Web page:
GoldStreak is irreplaceable
Discovery Drilling uses Alaska Air Cargo’s GoldStreak Package Express frequently for express shipping of smaller packages. “It’s invaluable for our business,” Keeter says. “For a decade we’ve relied on it for specialty tools, repair parts, etc. There is not a week that we don’t utter the word ‘GoldStreak.’ It’s so easy to use. If Alaska Air Cargo called us today and said, ‘We are discontinuing our GoldStreak service,’ we would have a panic attack.”
“We do a lot of infrastructure work on the North Slope,” Keeter says, “much of it requiring two crews working 12-hour shifts, nonstop, around the clock. There’s a lot of money at stake on these projects. Given the nature of what we do, pushing steel into the ground, it’s inevitable that sooner or later things are going to break. If we get a call from our field crew in the middle of the night with a breakdown, there are now 20 or more workers in the field at a standstill, staring at a non-operable machine until the repair part arrives. But with Alaska Airlines, we can take a part to the GoldStreak counter at 2 a.m. and get it to our guys within a few hours. It’s unbeatable.”
Unique, personal, caring service
Both Keeter and DJ are big fans of Alaska Air Cargo’s customer service. “Their service surprised us a little,” says Keeter. “Alaska Air is such a large entity up here compared to other airlines, but their flexibility and customer service are off the charts. Using the previous example, Adak’s airport doesn’t have the personnel to accept dangerous goods for outbound shipments. But Alaska Air sent a trained DG agent from Anchorage to Adak to do the manifest work to get the shipment out. And it was no big deal; they just did it.”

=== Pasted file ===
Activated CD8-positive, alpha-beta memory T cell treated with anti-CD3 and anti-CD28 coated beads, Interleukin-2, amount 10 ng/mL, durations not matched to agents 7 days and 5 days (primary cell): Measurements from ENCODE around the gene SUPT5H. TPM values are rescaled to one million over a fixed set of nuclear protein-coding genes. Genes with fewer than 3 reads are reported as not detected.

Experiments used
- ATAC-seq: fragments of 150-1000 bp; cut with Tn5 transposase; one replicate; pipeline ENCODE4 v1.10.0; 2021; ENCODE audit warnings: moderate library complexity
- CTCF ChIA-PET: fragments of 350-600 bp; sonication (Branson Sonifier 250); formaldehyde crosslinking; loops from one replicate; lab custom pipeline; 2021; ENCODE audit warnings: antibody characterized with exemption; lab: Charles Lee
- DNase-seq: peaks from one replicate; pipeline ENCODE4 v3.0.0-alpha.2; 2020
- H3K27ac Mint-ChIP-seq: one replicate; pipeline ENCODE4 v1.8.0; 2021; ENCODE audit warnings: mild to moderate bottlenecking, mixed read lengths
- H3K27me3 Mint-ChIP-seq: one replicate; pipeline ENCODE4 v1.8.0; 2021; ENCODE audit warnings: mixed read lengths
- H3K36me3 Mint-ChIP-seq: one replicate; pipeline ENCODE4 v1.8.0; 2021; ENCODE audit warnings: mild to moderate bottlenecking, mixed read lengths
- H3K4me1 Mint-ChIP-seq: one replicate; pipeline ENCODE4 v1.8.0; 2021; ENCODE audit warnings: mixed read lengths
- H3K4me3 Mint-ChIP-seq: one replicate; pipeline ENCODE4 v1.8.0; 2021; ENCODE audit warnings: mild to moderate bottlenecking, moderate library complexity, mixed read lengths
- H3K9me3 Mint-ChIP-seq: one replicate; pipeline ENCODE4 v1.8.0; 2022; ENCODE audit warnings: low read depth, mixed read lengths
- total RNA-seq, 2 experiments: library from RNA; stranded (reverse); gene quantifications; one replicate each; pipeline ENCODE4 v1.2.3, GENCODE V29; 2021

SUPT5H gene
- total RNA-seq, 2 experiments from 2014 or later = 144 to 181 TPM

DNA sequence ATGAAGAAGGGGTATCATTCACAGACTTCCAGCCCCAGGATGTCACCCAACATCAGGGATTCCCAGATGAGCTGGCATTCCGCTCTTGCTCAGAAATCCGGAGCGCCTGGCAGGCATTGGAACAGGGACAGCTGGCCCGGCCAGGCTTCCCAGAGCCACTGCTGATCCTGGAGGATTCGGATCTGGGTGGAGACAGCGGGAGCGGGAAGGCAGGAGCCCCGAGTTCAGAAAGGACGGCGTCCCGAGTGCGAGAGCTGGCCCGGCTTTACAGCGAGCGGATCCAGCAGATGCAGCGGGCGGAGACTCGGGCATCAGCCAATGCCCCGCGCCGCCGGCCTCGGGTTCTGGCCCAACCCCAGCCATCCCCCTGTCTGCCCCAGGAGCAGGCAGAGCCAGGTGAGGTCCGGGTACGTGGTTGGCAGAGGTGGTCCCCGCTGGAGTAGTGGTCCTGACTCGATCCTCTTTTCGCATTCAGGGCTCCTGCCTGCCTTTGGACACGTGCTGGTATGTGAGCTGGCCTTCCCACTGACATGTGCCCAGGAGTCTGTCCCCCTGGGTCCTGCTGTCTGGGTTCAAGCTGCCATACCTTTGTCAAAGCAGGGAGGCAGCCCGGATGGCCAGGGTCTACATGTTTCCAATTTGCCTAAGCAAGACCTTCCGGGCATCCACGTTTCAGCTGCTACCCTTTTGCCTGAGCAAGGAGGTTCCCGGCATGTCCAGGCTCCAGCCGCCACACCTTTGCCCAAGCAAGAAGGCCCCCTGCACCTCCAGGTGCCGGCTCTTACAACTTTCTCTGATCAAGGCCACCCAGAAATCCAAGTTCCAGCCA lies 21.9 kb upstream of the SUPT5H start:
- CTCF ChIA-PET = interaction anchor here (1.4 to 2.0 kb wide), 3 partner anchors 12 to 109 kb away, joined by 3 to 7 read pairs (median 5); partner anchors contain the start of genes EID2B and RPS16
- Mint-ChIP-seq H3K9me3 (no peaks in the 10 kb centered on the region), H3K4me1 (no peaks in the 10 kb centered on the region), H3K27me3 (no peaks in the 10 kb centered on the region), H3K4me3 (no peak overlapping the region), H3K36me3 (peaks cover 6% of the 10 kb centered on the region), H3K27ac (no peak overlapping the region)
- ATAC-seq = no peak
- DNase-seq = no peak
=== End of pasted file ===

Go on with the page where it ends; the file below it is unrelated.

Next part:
Keeter cites additional examples. “I never really thought something like this could happen, but Alaska Air Cargo was kind enough to actually flag-stop a freighter for us in Ketchikan to drop off a drill rig that we urgently needed within 48 hours. This would not happen with any other operators.”
Expert training and relentlessly responsive staff
Keeter says Alaska Air Cargo’s call center is easy for booking. “I thought they would hate us because our dimensions are complex. Literally every part of interacting with Alaska Airlines has been wildly more convenient than we initially imagined. And dealing with hazardous material shipping is vastly easier than other carriers. They have solid training and documentation. Everyone follows the same rules and guidelines. It’s consistent. You know what to expect.”
“We are not their biggest customer by any means, more of a boutique client,” says Keeter. “But if we’re in a bind, we can send our sales manager, Shannon Stevens, a text and get amazing turnarounds – way above and beyond in terms of responsiveness and problem solving.”